Posters can also encourage employees to use the stairwell by illustrating the physical health benefits it will give to them throughout the day. You could put up infographic posters which outline how substituting the elevator for the stairwell will increase the health of your heart. As employees see these posters every day at work, they may be more motivated to actually try using the stairwell and they’ll feel good about doing it too.
11. Negotiate corporate discounts for health club memberships
Many corporations these days are partnering with various health clubs in their community so that their employees can get discounts on memberships if they were to join one of these facilities. Employees love to receive discounts on products and services, even if the discounts aren’t something they would have purchased before.
If there is an employee who has been thinking about joining a health club but doesn’t want to because it costs too much money every month, then the employee discount will give them an extra incentive toward actually getting them to join the club.
Some of these discounts are fairly substantial as well. While regular members might have to pay $20 to $30 per month, most corporate discounts give employees the chance to join for $10 or less per month. Who wouldn’t want to join a gym and improve their health for such little money? This can be a very effective employee wellness strategy.
12. Provide training on the process of holding walking meetings
The idea of conducting meetings while walking may seem like a joke to some people. Traditionally, corporate meetings have always been held in offices, conference rooms, or board rooms where all the attendees are sitting down.
But new studies have shown that talking walks while conducting important business meetings can actually increase the creative thought process of all parties involved.
So, what you’ll want to do is train your lower level managers on how to conduct these walking meetings with their employees and clients. Of course, you don’t want to surprise people with these walking meetings because you may have clients or employees that are not physically able to participate or they may not be dressed appropriately, especially if you go outside.
The best way to arrange these meetings is to conduct them in small groups and request approval from all the attendees ahead of time. You don’t even have to emphasize the health value of walking meetings all that much. Just talk about the benefits it provides such as mental clarity, enhancing creative thinking, and less stress or nervousness.
13. Post maps for outdoor walking routes or trails
If the location of your company is near a lot of outdoor trails and walking routes, let your employees know about it by posting maps of these routes on the indoor and outdoor walls of your building. Since a lot of employees like to take walks around the parking lot on their lunch break, give them a better option by letting them know about other areas where they can walk on their break.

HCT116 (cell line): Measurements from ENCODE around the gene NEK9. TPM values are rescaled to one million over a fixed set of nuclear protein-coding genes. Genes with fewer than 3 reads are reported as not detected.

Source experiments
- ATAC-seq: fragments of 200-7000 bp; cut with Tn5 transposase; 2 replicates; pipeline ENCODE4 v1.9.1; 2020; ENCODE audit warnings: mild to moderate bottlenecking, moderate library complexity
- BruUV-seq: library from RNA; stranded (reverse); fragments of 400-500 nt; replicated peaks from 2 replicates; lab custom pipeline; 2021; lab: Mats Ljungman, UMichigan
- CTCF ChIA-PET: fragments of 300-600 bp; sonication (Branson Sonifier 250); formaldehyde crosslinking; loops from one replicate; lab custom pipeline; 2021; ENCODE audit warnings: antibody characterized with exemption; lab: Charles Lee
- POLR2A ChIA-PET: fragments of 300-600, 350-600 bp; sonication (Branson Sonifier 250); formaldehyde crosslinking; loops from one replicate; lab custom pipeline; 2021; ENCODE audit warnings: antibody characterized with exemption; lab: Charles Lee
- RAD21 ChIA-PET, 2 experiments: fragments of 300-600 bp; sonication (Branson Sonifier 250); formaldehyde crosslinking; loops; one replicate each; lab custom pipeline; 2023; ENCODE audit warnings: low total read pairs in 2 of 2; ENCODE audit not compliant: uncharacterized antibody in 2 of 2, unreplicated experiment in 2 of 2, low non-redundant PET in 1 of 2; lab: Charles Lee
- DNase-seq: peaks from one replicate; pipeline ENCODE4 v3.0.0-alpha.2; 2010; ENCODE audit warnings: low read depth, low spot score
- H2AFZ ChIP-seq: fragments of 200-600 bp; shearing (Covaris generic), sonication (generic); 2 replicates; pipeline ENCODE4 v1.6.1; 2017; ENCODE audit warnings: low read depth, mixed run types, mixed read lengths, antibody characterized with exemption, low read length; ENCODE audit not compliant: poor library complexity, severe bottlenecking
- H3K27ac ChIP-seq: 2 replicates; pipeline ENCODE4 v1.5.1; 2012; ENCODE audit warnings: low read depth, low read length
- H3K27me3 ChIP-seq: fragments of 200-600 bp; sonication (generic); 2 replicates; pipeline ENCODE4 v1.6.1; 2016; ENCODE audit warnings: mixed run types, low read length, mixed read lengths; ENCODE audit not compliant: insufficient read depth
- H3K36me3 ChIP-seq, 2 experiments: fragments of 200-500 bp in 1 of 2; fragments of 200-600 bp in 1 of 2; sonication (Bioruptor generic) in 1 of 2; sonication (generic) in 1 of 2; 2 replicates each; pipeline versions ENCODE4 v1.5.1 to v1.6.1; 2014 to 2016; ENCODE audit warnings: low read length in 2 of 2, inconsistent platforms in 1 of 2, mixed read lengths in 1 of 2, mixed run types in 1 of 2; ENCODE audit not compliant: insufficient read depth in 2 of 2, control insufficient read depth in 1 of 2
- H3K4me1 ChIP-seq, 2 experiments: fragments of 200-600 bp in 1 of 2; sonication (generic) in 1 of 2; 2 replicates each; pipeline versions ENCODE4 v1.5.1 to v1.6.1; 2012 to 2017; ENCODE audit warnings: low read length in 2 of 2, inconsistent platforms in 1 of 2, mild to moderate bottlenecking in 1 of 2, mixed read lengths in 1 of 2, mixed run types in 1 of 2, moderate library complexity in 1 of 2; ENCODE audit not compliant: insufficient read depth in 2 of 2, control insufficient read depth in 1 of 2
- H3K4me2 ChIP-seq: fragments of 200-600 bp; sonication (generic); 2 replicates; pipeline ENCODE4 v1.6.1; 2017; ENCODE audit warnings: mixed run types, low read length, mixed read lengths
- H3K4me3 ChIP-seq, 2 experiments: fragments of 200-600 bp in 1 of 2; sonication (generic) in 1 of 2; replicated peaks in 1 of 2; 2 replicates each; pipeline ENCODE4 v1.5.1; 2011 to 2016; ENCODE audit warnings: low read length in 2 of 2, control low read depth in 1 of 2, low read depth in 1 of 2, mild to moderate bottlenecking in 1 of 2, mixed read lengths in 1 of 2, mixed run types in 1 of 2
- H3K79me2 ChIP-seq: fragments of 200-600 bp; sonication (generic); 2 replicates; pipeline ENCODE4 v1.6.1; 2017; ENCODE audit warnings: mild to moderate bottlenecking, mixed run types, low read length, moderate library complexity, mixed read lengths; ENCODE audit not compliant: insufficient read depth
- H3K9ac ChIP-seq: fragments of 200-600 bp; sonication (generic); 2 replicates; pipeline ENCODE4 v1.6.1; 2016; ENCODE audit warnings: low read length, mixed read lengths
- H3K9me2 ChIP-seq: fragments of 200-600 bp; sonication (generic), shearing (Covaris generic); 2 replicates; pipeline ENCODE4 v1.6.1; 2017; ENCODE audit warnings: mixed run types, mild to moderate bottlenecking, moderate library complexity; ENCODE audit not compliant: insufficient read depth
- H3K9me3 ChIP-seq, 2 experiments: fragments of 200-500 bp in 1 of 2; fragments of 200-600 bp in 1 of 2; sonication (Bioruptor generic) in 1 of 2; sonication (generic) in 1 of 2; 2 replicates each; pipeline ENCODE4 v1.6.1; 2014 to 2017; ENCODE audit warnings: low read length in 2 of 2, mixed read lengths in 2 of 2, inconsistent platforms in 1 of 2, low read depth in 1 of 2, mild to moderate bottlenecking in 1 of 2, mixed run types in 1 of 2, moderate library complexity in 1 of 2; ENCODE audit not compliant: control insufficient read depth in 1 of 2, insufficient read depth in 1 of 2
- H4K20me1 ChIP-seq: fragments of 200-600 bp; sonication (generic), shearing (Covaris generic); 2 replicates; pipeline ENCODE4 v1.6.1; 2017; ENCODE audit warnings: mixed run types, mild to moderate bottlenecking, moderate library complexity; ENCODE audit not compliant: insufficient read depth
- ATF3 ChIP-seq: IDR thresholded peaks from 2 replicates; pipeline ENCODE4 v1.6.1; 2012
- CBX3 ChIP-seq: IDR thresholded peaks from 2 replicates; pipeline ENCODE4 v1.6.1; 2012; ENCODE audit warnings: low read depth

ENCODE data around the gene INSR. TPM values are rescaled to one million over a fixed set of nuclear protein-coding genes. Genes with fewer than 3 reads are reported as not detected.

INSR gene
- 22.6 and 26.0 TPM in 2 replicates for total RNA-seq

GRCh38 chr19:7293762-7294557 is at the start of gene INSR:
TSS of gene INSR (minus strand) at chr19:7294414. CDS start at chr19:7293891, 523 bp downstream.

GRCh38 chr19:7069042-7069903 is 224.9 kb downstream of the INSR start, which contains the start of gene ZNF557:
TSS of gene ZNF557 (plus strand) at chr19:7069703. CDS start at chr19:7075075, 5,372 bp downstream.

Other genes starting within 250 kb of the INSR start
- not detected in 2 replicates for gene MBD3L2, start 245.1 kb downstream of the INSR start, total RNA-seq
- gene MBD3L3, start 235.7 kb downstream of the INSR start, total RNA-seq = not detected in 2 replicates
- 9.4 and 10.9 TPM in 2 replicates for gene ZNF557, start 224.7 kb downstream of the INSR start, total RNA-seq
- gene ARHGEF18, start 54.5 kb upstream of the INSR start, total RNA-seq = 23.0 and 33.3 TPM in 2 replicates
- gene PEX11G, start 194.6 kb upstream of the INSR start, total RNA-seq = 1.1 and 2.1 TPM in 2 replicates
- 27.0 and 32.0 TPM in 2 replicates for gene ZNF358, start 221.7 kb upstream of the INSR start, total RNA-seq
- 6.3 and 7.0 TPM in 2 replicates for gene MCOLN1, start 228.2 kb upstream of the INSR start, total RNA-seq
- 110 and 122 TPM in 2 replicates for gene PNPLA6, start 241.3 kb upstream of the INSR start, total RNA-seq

If the outdoor trail lies on the company’s property, you can post up maps along the trail as well so the employees don’t get lost while trying to come back to work. Also, post reminders at the beginning of the trail for people to bring their cell phones with them. This will allow them to call for help just in case they get lost on the trail! This is one of the most helpful and least expensive health promotion ideas you can try. Here is a video to help you create walking maps with Google Maps.
14. Coordinate and communicate running and walking clubs
Work environments need to encourage positive employee wellness strategies as much as possible. This doesn’t just mean having employees do stretches or brief walks on their breaks. You need to have your company create or partner up with running and walking clubs.
After you do that, notify all the employees about these running and walking clubs. Let them know how they can join these clubs and then give them a schedule of the times and locations where club members will meet for a group run or walk.
People are often motivated to exercise like this when they have others around them doing the same thing. Running and walking clubs are great for employees because it gives them a chance to better their health and it also allows them to meet more people who have a similar interest as them.
You can coordinate these club get-togethers through your company’s social media accounts or by sending out paper memos to all employees within the company. Here is some great resources to help you start.
15. Start a Smoke-Free policy for work and provide cessation resources
We all know tobacco smoke is unhealthy for a variety of reasons. Not only is the smoker hurting their own health, but they are also hurting the health of those around them through secondary smoke. Most companies have tried to solve this problem by creating designated smoking areas within the building where employees are allowed to smoke.
However, this is not really good enough because the employees who are smoking are still damaging their health. This, in turn, degrades their overall performance in the workplace.
That is why a smoke-free policy needs to be issued throughout the entire workplace with no designated smoking areas whatsoever. On top of that, cessation materials need to be made freely available to employees which will help teach them how to quit smoking altogether.
You don’t have to force it on them, but just make it readily available to all employees in case they do want to quit. Among the different employee wellness strategies and initiatives, this one can be challenging for smokers. Communicate you intentions clearly and often. Make sure all your employees know they are valuable contributors to your worksites success. Here is a great resource to get your smoke-free policy up and running.